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Bell v. Eastern Beef Co.

Decided: April 20, 1964.


For reversal -- Chief Justice Weintraub, and Justices Jacobs, Francis, Proctor, Hall, Schettino and Haneman. For affirmance -- None.

Per Curiam

At a trial before a jury, plaintiff recovered a verdict against defendant for injuries resulting from an accident which was found to have been caused by defendant's negligence. The Appellate Division reversed, unanimously holding that plaintiff had not presented sufficient evidence of negligence to constitute a jury question. We granted certification on plaintiff's petition. 41 N.J. 115 (1963).

On Monday, September 19, 1960, plaintiff was employed by Food Fair Stores at one of its loading platforms in Elizabeth. At 8:00 A.M. defendant's driver backed one of its trucks up to the platform in order to take on a load of beef. The truck had an insulated body 12 feet in length, the floor and sides of which were made of wood. Defendant's driver, in accordance with governmental regulations, covered the entire floor of the truck with three or four strips of paper laid lengthwise from front to back.

Hinds of beef, weighing about 160 to 200 pounds each, were brought to the rear of the truck on a device equipped with rollers which could be pushed across the concrete platform. From there, plaintiff would take and carry the hinds of beef into the truck and hang them on hooks located on the interior walls of the truck. While carrying the first hind of beef weighing about 160 pounds into the truck and while in about the middle of the truck, plaintiff lost his footing, his "legs went apart like a split," he started to fall, but was caught by defendant's driver so that neither plaintiff nor the beef fell to the floor. Plaintiff testified that he told the driver he had hurt his back. Plaintiff noticed that the slipping had moved the paper from the tail of the truck about two feet exposing a part of the floor which was smeared with beef fat. Plaintiff testified that he did not look at the floor underneath the paper at the point where he had slipped, but it felt slick there. When plaintiff came out of the truck, he warned a coemployee who was helping to load the truck "to be careful because it's slick." Thereafter, they completed the loading of the truck.

Although the accident did not prevent plaintiff from working the rest of the day, that night, however, his left testicle started to ache and swell. Eventually the testicle had to be removed.

Two of defendant's witnesses testified that the usual practice of the company was to clean the trucks on Saturdays by sweeping and then by using trisodium and steam on the floors. Plaintiff contends that defendant was negligent in supplying a truck with a floor in a dangerous condition. He further contends that defendant's driver, in putting the paper on the truck floor, negligently failed to observe what was on the floor, and that had he observed properly, he would have seen the greasy spots.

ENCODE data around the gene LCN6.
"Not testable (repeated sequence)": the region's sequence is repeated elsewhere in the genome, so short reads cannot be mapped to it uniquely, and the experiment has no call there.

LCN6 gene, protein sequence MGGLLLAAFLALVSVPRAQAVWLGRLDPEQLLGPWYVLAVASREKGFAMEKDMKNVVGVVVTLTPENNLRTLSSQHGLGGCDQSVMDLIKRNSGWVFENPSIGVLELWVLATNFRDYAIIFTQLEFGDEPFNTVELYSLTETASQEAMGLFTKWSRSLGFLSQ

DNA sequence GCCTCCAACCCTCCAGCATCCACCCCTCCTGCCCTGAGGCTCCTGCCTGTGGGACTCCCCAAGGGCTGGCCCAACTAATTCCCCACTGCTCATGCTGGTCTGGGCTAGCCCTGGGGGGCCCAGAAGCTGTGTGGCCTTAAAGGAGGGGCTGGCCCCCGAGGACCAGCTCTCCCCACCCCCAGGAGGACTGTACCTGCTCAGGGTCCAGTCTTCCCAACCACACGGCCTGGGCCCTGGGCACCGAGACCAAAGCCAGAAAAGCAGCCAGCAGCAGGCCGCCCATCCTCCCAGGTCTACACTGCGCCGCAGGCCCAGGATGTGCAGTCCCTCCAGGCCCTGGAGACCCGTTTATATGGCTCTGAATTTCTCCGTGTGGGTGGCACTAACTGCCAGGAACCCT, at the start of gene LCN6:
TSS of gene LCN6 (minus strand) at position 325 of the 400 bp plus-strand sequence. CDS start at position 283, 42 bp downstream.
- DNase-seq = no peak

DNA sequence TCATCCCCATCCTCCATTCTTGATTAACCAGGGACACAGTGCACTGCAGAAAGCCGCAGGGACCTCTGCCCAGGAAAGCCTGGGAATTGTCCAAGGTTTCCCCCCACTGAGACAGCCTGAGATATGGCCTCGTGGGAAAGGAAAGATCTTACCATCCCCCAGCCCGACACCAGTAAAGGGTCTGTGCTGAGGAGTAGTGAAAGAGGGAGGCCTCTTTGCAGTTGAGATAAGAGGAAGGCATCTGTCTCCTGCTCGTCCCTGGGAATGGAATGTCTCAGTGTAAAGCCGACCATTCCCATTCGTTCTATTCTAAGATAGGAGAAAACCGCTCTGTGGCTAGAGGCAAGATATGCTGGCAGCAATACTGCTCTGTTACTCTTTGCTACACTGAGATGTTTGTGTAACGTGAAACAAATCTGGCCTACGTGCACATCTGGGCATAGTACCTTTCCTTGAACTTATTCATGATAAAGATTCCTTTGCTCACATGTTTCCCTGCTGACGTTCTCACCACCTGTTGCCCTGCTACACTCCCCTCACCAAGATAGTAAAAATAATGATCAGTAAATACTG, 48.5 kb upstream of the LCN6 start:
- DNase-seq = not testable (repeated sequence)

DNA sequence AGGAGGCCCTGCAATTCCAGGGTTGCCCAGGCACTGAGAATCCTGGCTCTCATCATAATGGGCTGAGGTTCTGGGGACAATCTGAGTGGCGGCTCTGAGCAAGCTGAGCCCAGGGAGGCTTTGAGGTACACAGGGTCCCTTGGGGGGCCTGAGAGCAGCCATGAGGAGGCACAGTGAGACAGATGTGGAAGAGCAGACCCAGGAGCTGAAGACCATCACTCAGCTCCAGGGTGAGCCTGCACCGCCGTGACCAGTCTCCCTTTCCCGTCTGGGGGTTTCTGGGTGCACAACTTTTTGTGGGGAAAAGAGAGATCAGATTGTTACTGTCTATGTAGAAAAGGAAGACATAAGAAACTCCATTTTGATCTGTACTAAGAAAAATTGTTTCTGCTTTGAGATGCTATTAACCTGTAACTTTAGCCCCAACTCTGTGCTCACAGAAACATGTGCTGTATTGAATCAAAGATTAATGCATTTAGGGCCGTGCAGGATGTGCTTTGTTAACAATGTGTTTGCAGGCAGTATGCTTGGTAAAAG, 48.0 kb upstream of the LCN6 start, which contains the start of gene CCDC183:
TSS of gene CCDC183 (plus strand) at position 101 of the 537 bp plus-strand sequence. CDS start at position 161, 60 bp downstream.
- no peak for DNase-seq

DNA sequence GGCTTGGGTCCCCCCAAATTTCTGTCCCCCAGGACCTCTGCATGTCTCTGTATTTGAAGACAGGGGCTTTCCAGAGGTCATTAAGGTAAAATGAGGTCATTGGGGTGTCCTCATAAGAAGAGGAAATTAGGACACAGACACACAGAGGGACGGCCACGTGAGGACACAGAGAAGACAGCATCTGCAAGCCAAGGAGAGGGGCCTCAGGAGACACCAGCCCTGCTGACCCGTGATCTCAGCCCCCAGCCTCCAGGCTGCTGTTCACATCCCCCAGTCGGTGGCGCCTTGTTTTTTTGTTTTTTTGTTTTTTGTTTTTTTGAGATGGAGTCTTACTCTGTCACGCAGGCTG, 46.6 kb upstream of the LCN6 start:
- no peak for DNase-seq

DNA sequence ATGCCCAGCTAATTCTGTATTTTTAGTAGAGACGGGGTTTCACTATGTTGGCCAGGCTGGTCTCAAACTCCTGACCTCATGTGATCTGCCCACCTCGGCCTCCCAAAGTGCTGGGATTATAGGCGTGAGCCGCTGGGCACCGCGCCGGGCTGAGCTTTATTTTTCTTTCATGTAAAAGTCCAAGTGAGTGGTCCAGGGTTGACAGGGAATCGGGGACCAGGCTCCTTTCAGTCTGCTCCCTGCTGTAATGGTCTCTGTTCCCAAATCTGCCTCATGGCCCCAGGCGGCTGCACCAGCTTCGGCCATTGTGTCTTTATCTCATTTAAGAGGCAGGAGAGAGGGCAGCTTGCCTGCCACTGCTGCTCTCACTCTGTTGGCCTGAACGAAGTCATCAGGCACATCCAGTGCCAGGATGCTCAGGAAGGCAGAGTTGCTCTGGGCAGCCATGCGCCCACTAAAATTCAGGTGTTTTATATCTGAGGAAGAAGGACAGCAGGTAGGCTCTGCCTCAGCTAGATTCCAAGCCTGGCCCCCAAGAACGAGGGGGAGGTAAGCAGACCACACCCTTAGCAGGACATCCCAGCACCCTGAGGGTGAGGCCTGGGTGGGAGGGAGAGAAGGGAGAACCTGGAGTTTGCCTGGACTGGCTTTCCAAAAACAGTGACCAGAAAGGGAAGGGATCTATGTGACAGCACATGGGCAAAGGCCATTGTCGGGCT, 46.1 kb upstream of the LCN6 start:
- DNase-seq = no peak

The Appellate Division held that the trial court committed reversible error in denying defendant's motions for involuntary dismissal under R.R. 4:42-2(b) and for judgment n.o.v. under R.R. 4:51-2. In ruling on these motions the court must look at the evidence and the inferences which may reasonably be deduced therefrom in a light most favorable to the plaintiff, and if reasonable minds could differ as to whether any negligence had been shown, the motions should be denied. DeRienzo v. Morristown Airport Corp., 28 N.J. 231, 236-239 (1958); Kopec v. Kakowski, 34 N.J. 243, 244 (1961). The Appellate Division felt that reasonable minds could not find from the evidence that the spot where plaintiff lost his footing was greasy.

We disagree. In our view there was sufficient evidence from which reasonable men could infer that the floor of the truck was slippery at the point where plaintiff skidded and that the substance causing that condition should have been detected by defendant through the exercise of reasonable care.

There is no dispute that plaintiff was an invitee and defendant owed plaintiff a duty of care in maintaining the floor in a reasonably safe condition. Cf. McGrath v. American Cyanamid Co., 41 N.J. 272 (1963); Handleman v. Cox, 39 N.J. 95 (1963); Meny v. Carlson, 6 N.J. 82 (1950).

The defendant submitted testimony that its trucks were swept every day and that on Saturdays they were normally cleaned with trisodium and steam. From this a jury could infer that a hard-to-remove substance falls to the truck floors and requires this type of cleaning.

Plaintiff testified that the floor underneath the paper at the spot where he slipped "felt slick," that the paper moved when the accident occurred so that a two-foot long space at the rear of the truck floor was exposed and that the floor there "was smeared like butter" with beef fat. In our view it would not be unreasonable for a jury to conclude that if a part of the floor is "slick" and a spot four feet away is smeared with beef fat, the "slick" portion might well be smeared with the same substance. Moreover, as there was fat smeared on at least part of the floor at 8:00 A.M. on a Monday morning when plaintiff carried in the first ...

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